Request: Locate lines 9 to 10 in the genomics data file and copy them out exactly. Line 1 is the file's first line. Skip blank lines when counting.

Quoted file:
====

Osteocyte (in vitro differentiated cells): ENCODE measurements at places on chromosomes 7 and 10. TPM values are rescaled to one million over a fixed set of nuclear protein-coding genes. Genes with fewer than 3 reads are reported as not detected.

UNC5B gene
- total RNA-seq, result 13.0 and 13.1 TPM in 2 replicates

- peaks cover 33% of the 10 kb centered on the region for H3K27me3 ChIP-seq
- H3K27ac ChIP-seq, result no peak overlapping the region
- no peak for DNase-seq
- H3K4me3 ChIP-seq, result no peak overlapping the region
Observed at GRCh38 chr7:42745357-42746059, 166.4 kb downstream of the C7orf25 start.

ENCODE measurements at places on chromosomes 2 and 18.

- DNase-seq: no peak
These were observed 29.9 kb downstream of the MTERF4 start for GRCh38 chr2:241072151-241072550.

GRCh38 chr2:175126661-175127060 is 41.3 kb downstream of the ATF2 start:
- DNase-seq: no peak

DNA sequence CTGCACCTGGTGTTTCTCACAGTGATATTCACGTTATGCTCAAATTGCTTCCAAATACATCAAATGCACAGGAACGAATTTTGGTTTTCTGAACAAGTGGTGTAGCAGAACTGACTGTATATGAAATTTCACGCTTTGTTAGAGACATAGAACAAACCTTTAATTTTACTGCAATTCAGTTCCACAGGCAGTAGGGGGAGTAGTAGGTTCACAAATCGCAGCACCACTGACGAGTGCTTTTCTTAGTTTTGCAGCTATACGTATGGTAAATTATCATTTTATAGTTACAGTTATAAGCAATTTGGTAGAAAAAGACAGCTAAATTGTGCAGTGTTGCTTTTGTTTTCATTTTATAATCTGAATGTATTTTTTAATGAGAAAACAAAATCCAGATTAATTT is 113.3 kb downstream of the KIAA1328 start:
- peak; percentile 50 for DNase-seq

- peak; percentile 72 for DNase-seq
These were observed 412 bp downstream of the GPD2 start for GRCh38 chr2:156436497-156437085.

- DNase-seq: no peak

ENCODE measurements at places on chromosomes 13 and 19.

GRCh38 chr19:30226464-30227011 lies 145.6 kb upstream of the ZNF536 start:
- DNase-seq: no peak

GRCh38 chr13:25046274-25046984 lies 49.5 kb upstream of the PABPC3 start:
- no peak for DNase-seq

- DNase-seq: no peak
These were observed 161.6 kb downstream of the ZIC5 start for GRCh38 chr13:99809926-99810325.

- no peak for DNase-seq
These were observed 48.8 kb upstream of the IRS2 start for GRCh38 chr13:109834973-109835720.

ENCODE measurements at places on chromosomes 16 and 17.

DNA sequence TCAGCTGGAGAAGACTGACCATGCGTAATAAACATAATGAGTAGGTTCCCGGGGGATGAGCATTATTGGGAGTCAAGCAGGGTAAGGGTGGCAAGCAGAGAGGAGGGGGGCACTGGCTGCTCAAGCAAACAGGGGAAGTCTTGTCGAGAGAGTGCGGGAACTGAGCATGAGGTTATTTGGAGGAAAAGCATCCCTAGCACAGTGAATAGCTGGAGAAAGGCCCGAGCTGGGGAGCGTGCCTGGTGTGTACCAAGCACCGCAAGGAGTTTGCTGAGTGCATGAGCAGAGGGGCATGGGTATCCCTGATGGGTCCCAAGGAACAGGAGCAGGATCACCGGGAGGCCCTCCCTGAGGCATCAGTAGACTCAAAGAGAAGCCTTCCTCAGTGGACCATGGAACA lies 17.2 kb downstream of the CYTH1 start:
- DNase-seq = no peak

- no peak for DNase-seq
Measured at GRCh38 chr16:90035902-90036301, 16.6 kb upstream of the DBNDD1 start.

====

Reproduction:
ENCODE measurements at places on chromosomes 2 and 18.

- DNase-seq: no peak